The 25th anniversary of an organization is a major milestone. It provides an opportunity to celebrate the journey so far, reinforce the strengths of the company culture and communicate vision for the future of the company. A focus on the hardworking employees and a balance of fun and substance are important for a successful celebration.
Stories of Victory
The 25th anniversary is a time to share and celebrate success. Share "stories of victory" to put the focus on individuals and the experiences and achievements they want to celebrate. Recruit people ahead of time to tell their stories or inform the staff that it will be like an "open mike" night, with a clipboard where people sign up for slots and a limit of a few minutes per person. Set aside 45 minutes or an hour to hear stories of success in both business and personal lives.
Instead of the usual corporate plaques and trophies, you can give the front-line workers a voice by creating a setting for an all-night mass award swap. Give each person about five pin-back buttons when they first come in, each representing a different award or accolade like "favorite co-worker," "brilliant ideas," "hard worker" or "truly kind person." Throughout the night people can reward each other by pinning buttons on the co-workers of their choice, providing a visible, evolving collection of awards as the celebration progresses.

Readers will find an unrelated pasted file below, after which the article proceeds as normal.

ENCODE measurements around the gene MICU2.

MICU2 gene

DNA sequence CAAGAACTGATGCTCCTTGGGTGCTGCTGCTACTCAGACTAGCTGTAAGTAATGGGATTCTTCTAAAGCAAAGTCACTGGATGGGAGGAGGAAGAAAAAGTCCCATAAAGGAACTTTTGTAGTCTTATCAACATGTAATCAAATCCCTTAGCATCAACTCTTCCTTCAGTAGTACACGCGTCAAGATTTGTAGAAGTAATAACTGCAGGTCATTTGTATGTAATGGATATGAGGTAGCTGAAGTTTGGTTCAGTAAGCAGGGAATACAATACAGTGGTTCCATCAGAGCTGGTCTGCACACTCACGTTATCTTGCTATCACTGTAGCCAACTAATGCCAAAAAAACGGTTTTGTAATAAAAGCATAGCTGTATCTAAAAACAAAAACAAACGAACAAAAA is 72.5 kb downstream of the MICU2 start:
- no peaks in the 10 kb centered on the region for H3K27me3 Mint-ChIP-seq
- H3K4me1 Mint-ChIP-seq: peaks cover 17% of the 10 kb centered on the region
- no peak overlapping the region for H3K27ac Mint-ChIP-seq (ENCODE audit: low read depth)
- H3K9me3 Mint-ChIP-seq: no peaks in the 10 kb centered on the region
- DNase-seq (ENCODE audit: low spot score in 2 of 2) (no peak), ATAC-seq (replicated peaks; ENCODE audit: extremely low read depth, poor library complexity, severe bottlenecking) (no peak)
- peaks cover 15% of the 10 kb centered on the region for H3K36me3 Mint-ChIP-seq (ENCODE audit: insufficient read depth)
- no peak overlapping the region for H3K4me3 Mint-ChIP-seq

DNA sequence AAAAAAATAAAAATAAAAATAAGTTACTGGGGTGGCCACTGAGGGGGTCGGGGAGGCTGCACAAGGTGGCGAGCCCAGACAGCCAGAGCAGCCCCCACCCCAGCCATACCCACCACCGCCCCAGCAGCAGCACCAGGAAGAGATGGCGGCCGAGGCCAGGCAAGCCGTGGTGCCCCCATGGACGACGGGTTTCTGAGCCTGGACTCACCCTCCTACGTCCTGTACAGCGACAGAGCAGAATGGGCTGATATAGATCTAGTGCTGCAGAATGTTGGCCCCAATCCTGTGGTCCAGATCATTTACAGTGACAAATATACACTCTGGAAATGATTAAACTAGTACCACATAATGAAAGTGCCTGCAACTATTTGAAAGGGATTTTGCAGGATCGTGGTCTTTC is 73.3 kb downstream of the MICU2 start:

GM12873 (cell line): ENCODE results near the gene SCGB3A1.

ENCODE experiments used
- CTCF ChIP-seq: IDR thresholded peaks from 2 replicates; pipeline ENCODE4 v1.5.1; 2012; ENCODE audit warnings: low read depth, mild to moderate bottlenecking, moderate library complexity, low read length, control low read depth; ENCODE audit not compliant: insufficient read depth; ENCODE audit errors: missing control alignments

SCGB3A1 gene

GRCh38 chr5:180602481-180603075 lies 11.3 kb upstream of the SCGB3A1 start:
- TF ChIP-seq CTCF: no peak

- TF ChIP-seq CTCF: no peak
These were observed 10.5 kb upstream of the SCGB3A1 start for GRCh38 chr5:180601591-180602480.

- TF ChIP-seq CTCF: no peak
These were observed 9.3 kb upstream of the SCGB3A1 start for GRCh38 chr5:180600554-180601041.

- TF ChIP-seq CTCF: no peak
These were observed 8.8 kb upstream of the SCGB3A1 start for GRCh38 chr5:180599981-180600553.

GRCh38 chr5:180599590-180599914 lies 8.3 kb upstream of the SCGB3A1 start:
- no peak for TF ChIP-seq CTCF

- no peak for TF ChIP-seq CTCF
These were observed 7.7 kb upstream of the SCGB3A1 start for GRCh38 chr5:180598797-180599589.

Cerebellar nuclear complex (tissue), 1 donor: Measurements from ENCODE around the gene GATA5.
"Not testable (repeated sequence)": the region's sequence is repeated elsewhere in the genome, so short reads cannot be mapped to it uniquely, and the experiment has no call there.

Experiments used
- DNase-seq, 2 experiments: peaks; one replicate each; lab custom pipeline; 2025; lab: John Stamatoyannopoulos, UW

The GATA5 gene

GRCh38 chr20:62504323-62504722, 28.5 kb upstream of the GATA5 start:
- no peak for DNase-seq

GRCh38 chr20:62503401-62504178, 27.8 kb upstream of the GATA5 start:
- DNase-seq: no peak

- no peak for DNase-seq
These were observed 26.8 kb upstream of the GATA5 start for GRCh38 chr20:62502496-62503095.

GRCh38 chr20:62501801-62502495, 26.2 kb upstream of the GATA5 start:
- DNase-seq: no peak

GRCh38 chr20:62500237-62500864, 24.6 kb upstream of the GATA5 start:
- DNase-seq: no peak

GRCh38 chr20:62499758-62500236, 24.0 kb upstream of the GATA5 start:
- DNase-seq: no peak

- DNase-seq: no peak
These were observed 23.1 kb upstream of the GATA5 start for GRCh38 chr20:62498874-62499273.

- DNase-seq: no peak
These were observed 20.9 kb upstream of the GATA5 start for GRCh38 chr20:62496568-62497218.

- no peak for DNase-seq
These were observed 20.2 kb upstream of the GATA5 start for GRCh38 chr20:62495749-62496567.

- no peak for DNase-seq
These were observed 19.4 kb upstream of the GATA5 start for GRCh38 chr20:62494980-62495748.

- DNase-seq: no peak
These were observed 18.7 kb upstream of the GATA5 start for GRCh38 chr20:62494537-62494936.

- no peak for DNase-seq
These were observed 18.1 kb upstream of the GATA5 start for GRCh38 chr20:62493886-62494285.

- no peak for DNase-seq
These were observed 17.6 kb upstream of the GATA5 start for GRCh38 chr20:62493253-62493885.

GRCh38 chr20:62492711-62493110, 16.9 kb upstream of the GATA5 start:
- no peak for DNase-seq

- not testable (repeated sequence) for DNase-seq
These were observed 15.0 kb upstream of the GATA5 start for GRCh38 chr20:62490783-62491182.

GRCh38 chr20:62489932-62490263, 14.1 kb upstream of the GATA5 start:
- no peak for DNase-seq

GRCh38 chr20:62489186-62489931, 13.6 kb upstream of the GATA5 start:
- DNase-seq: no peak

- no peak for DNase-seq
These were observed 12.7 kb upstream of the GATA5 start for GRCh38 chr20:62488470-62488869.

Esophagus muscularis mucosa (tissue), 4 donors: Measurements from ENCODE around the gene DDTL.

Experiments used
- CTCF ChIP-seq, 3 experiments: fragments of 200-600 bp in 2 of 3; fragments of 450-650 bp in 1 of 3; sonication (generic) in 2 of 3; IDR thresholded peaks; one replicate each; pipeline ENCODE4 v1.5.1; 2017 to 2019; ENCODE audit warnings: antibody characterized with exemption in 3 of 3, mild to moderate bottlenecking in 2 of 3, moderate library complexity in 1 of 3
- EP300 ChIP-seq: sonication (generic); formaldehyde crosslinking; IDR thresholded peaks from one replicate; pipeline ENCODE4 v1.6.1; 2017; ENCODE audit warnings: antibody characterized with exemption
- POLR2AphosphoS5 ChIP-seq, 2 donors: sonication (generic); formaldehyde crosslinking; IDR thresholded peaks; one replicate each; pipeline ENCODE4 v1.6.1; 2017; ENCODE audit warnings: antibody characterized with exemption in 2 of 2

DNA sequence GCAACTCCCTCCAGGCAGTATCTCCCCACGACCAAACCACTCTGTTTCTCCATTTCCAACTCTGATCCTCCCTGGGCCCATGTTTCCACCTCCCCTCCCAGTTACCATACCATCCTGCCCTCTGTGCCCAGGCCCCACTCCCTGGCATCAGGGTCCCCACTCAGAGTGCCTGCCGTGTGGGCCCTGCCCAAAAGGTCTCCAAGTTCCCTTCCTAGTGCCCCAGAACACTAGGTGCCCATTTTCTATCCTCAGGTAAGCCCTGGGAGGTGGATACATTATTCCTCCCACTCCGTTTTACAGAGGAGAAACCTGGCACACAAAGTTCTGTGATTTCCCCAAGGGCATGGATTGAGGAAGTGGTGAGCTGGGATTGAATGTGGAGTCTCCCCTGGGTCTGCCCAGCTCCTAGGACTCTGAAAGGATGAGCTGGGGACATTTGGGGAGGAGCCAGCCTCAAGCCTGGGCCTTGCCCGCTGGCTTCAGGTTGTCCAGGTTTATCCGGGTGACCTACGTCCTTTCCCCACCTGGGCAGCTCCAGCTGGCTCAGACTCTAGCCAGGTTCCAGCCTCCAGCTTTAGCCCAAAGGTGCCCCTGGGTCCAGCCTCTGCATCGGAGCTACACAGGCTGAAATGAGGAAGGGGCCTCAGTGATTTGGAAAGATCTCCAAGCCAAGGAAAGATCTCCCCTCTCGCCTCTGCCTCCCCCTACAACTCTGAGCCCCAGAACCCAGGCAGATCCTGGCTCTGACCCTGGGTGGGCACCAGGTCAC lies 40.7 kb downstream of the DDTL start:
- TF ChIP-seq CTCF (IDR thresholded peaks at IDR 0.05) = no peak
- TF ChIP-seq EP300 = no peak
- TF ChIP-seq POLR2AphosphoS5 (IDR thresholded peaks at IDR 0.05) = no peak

Help the Community
Use a 25th anniversary to celebrate and serve your local community. Run a charity drive during the event or spend some time picking up trash, handing out frozen treats or even giving wrapped gifts to strangers in the neighborhood. Even half an hour at the beginning of the party is enough time for a significant impact if everyone participates.
Karaoke has a nearly unique ability to break through the social awkwardness of a party full of acquaintances and begin to help people bond. Even so, it can be hard to get the ball rolling. Start with the CEO performing karaoke and work your way down the corporate ladder to loosen up the atmosphere and help others warm up to the idea. Nothing demolishes corporate stuffiness like the CFO and the head of human resources singing a soulful duet together.